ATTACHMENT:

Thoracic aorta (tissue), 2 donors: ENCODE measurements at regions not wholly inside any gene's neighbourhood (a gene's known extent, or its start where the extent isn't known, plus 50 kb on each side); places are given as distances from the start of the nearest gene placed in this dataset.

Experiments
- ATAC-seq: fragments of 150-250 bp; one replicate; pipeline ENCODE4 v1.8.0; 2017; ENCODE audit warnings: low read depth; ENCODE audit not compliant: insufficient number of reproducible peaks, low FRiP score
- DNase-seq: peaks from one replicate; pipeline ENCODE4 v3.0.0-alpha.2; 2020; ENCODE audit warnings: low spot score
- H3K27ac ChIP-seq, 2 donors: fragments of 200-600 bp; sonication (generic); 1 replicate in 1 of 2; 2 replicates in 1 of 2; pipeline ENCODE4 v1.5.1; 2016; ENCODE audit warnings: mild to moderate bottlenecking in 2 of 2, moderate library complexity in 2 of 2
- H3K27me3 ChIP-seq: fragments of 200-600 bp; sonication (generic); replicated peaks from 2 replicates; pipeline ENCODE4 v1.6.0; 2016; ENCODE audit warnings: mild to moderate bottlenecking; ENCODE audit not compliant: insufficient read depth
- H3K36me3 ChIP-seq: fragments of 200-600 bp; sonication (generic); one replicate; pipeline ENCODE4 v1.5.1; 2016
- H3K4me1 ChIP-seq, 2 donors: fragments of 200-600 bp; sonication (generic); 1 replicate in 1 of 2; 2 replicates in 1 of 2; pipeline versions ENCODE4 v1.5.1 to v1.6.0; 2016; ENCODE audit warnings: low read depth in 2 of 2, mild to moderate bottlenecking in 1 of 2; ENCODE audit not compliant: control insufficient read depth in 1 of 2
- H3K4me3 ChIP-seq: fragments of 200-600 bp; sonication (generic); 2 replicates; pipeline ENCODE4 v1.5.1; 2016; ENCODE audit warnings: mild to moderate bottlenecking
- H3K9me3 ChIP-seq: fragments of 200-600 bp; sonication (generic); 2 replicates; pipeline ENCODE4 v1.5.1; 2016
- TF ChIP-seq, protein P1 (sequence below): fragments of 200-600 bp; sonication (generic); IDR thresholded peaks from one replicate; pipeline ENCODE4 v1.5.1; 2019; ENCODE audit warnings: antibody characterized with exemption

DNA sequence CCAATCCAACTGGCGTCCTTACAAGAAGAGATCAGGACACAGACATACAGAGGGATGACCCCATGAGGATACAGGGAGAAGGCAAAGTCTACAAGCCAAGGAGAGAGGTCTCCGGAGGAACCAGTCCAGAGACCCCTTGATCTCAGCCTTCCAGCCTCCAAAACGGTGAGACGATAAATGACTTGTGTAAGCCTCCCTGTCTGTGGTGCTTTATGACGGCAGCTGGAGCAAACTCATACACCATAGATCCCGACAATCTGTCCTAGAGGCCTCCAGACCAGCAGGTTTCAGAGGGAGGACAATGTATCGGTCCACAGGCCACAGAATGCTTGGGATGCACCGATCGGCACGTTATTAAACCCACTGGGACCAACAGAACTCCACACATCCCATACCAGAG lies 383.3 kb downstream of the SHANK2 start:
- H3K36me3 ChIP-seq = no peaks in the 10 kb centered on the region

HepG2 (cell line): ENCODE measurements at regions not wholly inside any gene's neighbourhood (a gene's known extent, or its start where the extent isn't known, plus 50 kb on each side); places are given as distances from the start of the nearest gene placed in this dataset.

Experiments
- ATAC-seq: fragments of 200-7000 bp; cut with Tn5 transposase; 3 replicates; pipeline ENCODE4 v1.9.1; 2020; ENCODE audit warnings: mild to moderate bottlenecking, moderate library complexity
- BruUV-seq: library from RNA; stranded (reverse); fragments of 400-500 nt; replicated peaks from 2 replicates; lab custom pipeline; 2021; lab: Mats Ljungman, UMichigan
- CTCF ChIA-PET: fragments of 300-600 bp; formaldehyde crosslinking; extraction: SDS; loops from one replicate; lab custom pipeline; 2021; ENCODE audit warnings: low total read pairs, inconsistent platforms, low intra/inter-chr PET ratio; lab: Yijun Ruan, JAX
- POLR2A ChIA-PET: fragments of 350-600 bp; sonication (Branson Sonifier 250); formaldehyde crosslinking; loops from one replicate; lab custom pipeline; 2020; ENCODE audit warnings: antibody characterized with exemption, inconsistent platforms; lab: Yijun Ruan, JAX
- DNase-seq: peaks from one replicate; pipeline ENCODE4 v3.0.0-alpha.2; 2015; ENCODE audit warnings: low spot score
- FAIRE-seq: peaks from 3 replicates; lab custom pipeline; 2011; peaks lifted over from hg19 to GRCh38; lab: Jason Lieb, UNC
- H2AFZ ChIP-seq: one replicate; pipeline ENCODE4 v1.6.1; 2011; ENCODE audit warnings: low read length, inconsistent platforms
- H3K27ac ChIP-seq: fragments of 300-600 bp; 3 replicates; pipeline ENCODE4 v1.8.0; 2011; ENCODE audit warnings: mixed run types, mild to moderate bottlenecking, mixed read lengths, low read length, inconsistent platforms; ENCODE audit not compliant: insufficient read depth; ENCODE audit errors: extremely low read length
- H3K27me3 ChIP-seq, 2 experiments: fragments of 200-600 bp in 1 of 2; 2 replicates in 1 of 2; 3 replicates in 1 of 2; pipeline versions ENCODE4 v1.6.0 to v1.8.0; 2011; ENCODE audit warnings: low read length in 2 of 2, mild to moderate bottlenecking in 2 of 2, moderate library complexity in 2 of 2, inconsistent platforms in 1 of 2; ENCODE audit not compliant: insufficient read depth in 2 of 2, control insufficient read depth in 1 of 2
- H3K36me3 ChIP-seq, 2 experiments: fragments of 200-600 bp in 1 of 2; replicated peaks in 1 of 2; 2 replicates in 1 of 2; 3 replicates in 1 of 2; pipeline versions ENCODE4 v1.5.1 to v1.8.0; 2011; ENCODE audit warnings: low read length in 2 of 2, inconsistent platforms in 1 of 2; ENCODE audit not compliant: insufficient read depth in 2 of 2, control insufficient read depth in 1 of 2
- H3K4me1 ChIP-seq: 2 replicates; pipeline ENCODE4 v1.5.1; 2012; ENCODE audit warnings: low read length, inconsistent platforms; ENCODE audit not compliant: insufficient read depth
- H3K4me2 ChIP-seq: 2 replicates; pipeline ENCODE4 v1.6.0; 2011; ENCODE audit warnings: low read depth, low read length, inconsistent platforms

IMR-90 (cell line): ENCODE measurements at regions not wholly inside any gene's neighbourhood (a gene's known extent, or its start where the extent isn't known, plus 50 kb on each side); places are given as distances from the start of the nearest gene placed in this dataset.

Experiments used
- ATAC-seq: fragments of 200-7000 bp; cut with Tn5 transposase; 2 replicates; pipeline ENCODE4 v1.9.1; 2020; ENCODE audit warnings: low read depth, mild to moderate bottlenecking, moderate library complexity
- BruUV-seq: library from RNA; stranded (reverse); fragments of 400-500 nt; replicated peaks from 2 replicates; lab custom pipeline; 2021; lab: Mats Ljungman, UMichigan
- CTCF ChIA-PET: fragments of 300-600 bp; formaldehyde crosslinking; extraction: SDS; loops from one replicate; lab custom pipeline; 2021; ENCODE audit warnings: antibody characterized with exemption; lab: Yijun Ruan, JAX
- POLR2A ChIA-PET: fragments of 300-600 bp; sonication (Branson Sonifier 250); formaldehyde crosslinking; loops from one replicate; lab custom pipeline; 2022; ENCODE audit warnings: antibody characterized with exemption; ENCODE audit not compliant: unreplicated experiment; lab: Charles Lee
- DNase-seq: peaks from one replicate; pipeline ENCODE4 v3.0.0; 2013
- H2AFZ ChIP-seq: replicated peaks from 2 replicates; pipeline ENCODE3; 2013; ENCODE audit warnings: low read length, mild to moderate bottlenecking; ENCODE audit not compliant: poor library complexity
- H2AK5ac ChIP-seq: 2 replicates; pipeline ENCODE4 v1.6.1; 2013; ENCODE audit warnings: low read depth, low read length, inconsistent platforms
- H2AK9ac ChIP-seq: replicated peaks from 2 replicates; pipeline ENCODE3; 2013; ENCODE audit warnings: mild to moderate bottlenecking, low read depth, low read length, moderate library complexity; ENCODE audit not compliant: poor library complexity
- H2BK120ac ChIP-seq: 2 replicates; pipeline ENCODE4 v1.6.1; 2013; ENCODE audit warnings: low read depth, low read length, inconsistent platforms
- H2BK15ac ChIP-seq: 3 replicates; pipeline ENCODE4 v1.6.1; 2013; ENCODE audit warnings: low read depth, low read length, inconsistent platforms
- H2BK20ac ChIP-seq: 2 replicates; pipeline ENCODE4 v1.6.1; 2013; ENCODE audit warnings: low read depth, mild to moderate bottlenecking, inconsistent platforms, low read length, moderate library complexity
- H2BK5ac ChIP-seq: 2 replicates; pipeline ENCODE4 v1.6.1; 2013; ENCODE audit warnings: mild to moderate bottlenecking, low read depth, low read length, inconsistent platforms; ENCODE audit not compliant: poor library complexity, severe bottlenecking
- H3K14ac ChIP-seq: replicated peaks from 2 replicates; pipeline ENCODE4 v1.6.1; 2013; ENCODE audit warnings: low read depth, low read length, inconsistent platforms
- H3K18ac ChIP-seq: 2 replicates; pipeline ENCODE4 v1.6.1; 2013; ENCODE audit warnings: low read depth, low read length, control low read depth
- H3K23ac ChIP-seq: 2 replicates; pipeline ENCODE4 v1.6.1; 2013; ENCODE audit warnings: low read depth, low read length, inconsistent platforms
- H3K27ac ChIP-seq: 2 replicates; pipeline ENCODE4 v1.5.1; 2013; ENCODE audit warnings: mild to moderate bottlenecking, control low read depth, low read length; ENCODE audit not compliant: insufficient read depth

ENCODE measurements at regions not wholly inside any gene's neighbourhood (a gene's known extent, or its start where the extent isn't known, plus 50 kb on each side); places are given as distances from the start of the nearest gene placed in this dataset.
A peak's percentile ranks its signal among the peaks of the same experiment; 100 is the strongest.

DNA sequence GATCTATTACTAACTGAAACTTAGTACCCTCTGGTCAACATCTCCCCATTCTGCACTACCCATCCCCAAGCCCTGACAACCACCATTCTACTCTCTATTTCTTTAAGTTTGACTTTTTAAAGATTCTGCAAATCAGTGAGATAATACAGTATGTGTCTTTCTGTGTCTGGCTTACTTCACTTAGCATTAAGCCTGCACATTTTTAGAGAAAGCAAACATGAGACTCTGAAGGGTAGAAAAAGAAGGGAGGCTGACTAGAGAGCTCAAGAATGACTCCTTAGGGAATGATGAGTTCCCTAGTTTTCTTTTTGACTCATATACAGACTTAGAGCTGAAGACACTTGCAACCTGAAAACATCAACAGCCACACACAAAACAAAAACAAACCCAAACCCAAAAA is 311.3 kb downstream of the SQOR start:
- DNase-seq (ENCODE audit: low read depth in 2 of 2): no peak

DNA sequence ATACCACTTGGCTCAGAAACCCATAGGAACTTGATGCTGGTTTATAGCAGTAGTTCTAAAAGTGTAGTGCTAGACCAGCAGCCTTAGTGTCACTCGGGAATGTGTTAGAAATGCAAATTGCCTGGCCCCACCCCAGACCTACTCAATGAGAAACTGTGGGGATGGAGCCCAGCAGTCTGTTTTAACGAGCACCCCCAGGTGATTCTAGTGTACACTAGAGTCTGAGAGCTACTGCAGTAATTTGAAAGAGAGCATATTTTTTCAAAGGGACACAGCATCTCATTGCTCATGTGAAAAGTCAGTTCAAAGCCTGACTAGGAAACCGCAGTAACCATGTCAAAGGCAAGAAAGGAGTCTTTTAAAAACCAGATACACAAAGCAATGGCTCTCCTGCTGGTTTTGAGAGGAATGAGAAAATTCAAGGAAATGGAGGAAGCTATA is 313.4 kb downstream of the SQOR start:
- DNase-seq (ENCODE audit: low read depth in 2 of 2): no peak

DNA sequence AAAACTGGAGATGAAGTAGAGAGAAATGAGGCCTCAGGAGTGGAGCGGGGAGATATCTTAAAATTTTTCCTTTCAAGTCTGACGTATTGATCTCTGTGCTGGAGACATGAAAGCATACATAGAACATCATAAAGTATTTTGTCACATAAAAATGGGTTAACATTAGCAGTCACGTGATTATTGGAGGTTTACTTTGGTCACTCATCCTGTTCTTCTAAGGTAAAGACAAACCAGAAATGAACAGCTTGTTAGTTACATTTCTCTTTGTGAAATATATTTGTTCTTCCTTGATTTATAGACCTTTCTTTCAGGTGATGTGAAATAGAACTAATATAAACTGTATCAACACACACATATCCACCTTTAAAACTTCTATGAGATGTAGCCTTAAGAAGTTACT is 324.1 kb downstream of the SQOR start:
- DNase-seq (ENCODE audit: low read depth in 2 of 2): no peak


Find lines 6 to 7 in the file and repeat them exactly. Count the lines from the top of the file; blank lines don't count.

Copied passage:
- H3K27me3 ChIP-seq: fragments of 200-600 bp; sonication (generic); replicated peaks from 2 replicates; pipeline ENCODE4 v1.6.0; 2016; ENCODE audit warnings: mild to moderate bottlenecking; ENCODE audit not compliant: insufficient read depth
- H3K36me3 ChIP-seq: fragments of 200-600 bp; sonication (generic); one replicate; pipeline ENCODE4 v1.5.1; 2016